The truth: Achieving meaningful use is not a discrete event. Once providers achieve meaningful use for 90 days in the initial year, they will need to demonstrate continuous compliance in all subsequent years, which will require constant monitoring and corrective action. In addition, all providers will need to adjust their meaningful use compliance efforts as meaningful use requirements evolve through Stages 2, 3 and beyond, although the timeframe for these stages is not yet known.

Myth #5: There is plenty of time to determine my organization's meaningful use strategy.

The truth: As achieving meaningful use requires substantial time and effort, it is not something that can be left until the last minute. Near-term action is required to maximize the receipt of EHR incentives: providers who do not achieve meaningful use by 2015 will be penalized. Preparing for meaningful use takes time, as it requires analysis of many clinical and administrative processes, as well as mobilization of significant resources. Adequate time needs to be allotted to conduct the appropriate assessments and to implement required changes and corrective actions prior to actual deadlines. 

Myth #6: My organization's meaningful use strategy can be easily compartmentalized as an ongoing compliance initiative.

The truth: Your meaningful use strategy should receive attention from across the organization as it has far-reaching implications and should be viewed among a broader set of strategic organizational initiatives. Many of the decisions related to meaningful use — such as technology selection, operational change and patient mix — have material financial and organizational ramifications. A lack of clarity regarding meaningful use may result in hasty decision-making in these areas, resulting in later rework and the need to revamp inefficient processes and suboptimal workflows — which will be costly and disruptive.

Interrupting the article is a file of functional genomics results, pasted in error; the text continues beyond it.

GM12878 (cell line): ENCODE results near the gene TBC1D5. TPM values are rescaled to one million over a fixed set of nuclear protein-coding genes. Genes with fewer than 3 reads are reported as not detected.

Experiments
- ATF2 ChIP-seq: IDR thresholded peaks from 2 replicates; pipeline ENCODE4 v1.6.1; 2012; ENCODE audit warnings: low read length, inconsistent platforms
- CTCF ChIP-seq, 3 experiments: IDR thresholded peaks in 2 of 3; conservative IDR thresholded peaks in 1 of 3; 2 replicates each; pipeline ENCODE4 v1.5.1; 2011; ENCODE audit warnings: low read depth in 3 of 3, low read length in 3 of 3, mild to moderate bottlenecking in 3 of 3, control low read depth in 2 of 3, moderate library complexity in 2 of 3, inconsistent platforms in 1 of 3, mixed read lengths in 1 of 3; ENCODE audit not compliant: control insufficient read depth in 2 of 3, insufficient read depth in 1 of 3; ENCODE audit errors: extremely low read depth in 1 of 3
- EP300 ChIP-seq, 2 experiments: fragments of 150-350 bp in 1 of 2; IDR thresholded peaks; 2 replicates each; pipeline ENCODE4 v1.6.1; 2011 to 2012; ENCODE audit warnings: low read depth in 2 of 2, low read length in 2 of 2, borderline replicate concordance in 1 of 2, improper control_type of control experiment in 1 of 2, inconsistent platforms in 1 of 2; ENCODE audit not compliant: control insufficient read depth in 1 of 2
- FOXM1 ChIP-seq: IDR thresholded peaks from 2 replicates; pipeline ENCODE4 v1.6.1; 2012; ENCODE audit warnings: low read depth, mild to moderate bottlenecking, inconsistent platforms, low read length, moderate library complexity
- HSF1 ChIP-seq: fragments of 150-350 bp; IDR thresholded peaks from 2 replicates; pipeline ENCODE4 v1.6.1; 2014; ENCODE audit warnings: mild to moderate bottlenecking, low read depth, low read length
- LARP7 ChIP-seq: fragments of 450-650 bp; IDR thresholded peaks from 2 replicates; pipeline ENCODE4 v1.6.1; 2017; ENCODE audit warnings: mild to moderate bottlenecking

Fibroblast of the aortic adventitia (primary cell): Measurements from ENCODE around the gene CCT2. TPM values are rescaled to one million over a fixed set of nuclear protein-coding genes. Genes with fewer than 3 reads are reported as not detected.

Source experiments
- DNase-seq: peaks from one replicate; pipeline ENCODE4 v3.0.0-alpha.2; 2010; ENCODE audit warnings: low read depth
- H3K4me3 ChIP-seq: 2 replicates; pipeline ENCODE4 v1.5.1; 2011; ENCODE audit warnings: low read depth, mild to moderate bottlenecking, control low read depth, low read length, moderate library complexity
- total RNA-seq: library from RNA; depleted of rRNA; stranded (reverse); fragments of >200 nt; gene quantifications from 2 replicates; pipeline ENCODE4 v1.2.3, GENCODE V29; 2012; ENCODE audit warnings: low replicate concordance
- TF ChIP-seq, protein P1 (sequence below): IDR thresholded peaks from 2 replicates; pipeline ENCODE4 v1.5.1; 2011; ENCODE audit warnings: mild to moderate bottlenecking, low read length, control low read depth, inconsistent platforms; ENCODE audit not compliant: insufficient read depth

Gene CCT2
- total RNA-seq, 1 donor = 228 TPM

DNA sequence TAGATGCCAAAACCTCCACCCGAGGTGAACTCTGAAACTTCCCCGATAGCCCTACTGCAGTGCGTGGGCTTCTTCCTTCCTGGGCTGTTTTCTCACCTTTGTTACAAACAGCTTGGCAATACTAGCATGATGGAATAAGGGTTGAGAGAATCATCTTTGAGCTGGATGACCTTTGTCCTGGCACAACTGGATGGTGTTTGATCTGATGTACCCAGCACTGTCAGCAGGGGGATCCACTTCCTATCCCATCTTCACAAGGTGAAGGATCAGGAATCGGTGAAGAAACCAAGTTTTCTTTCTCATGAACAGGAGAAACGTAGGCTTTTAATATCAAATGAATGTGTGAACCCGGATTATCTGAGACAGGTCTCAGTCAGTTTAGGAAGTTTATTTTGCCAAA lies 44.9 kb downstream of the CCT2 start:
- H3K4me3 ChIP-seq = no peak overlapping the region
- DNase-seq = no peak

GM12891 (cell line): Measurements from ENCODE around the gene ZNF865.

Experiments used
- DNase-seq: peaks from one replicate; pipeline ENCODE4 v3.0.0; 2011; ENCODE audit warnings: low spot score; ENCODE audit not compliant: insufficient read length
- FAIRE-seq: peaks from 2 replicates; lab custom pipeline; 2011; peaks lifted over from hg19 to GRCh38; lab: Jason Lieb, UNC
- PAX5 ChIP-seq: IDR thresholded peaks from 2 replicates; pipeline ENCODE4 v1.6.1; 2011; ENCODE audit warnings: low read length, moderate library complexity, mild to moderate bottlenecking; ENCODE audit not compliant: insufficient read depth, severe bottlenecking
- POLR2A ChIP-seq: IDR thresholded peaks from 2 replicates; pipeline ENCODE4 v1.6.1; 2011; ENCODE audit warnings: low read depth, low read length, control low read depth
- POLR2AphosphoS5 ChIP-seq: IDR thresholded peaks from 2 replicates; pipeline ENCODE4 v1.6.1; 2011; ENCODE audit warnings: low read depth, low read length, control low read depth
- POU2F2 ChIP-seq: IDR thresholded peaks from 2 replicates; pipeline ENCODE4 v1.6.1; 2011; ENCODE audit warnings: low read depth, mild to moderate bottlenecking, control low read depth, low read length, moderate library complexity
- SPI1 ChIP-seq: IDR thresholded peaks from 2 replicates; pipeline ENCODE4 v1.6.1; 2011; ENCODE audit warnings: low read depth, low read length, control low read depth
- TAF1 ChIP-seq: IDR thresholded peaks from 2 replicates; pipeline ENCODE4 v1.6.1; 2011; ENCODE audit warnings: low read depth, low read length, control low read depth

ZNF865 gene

Myth #7: Achieving meaningful use will only require the input of a few key individuals.

The truth: Effective organizational governance, both formal and informal, will be required at multiple levels to ensure appropriate implementation and oversight of meaningful use achievement. Managing a diverse group of stakeholders across the enterprise, with varying perspectives and priorities, will be a significant challenge. Each of these groups must part of working towards a common objective of achieving meaningful use; and then be held accountable for ongoing compliance. The sheer number of personnel involved, including medical staff and employees, requires that a robust governance framework be established to facilitate and expedite communications, decision-making and issue resolution.  

Gerard Nussbaum is the director of technology services in Kurt Salmon's Health Care Group; he may be contacted at 212.508.8396 or at David Kim is a manager in Kurt Salmon's Health Care Group; he may be contacted at 212.508.8372 or at